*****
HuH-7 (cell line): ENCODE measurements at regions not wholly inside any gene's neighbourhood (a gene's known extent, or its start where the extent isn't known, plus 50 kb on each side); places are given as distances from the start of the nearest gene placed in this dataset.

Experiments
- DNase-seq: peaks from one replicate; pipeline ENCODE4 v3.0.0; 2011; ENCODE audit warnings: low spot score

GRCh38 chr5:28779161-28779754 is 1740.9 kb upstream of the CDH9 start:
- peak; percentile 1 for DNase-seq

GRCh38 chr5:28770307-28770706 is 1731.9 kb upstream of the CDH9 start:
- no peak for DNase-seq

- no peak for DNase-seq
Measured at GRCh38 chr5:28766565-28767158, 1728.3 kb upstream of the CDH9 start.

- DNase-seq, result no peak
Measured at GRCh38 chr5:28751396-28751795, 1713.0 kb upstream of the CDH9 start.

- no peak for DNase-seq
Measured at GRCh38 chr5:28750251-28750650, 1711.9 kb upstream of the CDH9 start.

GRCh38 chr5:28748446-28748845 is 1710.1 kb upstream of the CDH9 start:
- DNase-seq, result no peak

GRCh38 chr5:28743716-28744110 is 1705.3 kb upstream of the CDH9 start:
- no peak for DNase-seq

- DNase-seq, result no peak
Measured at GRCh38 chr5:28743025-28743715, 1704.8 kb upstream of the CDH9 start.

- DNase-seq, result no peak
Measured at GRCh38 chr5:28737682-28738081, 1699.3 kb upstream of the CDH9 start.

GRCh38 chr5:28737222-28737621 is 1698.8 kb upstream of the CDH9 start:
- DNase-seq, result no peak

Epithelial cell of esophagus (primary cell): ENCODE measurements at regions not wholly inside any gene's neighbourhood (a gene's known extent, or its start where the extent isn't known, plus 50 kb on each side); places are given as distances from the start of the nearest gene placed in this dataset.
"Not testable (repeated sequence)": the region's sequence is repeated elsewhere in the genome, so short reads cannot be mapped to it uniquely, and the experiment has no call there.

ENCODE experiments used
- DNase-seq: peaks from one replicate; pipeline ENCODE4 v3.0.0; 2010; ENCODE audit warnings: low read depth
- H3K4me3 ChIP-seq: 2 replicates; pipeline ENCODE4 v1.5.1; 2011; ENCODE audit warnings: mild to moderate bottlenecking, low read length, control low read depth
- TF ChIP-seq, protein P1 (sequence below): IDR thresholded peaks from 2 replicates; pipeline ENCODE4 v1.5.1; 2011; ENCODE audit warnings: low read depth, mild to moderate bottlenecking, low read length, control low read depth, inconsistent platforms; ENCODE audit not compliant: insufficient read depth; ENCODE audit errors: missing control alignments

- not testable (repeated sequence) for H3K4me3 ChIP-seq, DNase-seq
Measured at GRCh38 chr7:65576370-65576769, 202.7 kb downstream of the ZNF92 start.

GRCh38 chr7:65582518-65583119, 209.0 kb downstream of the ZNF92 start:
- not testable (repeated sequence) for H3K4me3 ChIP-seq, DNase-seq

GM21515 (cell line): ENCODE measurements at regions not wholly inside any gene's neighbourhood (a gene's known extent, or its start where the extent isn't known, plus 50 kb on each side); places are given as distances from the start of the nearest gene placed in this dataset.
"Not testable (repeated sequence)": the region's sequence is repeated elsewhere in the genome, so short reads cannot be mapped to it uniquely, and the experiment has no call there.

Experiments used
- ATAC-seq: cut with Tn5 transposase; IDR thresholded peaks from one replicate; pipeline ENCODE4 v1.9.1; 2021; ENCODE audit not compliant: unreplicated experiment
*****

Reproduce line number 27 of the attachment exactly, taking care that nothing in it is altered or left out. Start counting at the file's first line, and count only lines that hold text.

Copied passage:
- DNase-seq: peaks from one replicate; pipeline ENCODE4 v3.0.0; 2010; ENCODE audit warnings: low read depth